Former University of Missouri softball coach Ehren Earleywine released a public statement to the Kansas City Star and St. Louis Post-Dispatch, in which he says he was totally blindsided by his termination. News that Earleywine was let go by Director of Athletics Jim Sterk came across Friday morning. (Read Sterk’s statement).
The timing of the termination is puzzling, given that the softball season begins in Arizona on Feb. 8.
Ehren Earleywine’s full statement:
I’ve been totally blindsided by all that has happened in the past two days and as confused as anyone else as to why this has happened.
First and foremost, I want to make it clear that I was told there was no singular incident that led to my termination. Subsequently, I asked what culminating factors lead to this decision and the response I got from Jim Sterk was, “I’m not required to give you a reason.” I don’t know what’s “required” administratively speaking, but I do know what’s right–looking someone in the eye and telling them specifically why they are being fired after giving 11 years of their life to the university is the RIGHT thing to do.
You would also expect your immediate boss to be in the room while being fired, but mine (Brian Brown) was not present in the meeting at all, nor has he had the decency to reach out to me since. Maybe because for the past several months, he has been telling my staff and I repeatedly what a great job we’ve been doing. On the other hand, known critic and major player in the investigation from two years ago, Sarah Reesman, was in attendance.
I think this all boiled down to a philosophical coaching difference between MU and myself. We’ll never know for sure but here’s what I think: I believe in winning. Winning isn’t always warm and fuzzy. It’s not a love fest, it’s a fight. Being a highly competitive coach means occasionally getting on your players when they aren’t giving their best effort. A tool they will need if they want to be successful in life. That approach is heavily frowned at Mizzou (and is the trend nationwide nowadays) which is evident by the response I received from Brian Brown a couple months ago when I asked, “Do you think Nick Saban and Geno Auriemma with their hard-nosed approach could coach at Mizzou?” He responded, “You know, I don’t know, that’s a good question.” You know there’s great administrative confusion about what a good coach is when those two can’t qualify as “Mizzou Made.”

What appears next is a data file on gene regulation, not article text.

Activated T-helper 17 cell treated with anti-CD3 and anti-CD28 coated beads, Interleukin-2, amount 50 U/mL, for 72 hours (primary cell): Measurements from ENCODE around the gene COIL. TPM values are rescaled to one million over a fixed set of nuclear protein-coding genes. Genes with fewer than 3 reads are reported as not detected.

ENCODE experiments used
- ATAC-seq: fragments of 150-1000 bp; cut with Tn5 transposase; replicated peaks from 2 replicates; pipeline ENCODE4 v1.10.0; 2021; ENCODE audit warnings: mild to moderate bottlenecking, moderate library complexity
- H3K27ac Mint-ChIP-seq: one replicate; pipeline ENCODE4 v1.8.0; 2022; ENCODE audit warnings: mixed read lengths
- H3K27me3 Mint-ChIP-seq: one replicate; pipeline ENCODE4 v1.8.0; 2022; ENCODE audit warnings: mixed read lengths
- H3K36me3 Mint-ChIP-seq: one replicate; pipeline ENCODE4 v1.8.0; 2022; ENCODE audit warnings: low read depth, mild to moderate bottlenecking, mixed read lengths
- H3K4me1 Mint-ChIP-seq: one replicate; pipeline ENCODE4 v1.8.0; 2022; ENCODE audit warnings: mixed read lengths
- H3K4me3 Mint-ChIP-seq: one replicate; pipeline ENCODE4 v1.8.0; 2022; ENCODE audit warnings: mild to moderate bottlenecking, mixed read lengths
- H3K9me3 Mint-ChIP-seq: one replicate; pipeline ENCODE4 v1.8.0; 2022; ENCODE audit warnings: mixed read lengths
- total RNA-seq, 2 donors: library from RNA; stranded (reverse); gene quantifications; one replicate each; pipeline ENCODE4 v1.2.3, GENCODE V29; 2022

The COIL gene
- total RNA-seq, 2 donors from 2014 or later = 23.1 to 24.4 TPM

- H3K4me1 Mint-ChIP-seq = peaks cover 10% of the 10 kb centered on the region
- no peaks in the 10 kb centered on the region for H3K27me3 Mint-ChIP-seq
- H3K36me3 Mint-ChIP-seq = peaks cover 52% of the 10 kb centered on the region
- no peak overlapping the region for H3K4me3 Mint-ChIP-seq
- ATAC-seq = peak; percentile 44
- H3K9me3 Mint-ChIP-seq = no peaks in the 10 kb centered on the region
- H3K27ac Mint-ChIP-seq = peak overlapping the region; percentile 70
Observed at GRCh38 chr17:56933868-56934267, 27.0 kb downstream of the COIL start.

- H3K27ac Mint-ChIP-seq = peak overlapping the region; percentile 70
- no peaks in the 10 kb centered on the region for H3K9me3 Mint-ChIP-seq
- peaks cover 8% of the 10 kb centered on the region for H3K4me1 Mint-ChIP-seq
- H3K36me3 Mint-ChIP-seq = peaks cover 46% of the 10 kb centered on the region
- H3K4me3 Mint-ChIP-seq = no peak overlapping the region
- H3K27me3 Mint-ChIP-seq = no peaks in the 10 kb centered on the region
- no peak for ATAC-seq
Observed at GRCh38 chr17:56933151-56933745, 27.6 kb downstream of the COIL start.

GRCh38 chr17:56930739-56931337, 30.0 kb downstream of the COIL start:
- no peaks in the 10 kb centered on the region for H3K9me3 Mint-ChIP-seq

The University and Athletic department is obviously trying to straighten things out and find itself after a series of bad decisions over the past few years, but somehow keeps stepping in it. Political correctness, allowing kids more power than people in positions of authority, and their love affair with soft-coaching has gotten the University where it is today. I used to care deeply, now it’s someone else’s problem.
Looking back, I’m honored to have been a small part of what we all accomplished in my 11 years as the head coach and the results speak for themselves. Doing it at the university I grew up cheering for as a boy growing up just 30 minutes away in Jefferson City was a dream come true for me. When I looked down at my chest and saw Mizzou on it, it meant something to me … something I wanted to fight for. Now, I’m indifferent.
The plan was always to lead this program to an eventual national championship and I know we would have won one eventually. And in the meantime, continue to be one of the top programs in the country. There were tremendous recruiting classes stacked up all the way back to the 7th grade and a current freshman class ranking 8th in the country. I had a great coaching staff, the team GPA was 3.0 or higher every semester, averaged the highest attendance for Olympic sports, have an extremely loyal fan base which was never more evident than during our investigation. Eleven straight regional tournaments, eight super regionals and three college world series, a thriving booster club, no public incidents regarding off the field behavior by our players, and the highest winning percentage of any coach in the history of the Missouri Athletic Department … in ANY sport. But according to Jim Sterk there is “a lack of confidence in my ability to lead.”
It’s now time for me to close this chapter and move forward. Of course, I am sad to see it go, but excited about what God has in store for me. I know initially, I’m looking forward to being more available for my kids, who are the most important things in my life. Coaching has kept me from being with them more than I would’ve liked, but now I can steal back some of the time I missed. I don’t know what career path I will take at this time, nor do I know if I want to continue to coach again. Like I said, I’m going to try to take His lead and see what’s next.
Thank you to all of the athletes, coaches, staff and fans for your contribution to one of the most successful eras in Missouri Athletics history. We did OK.”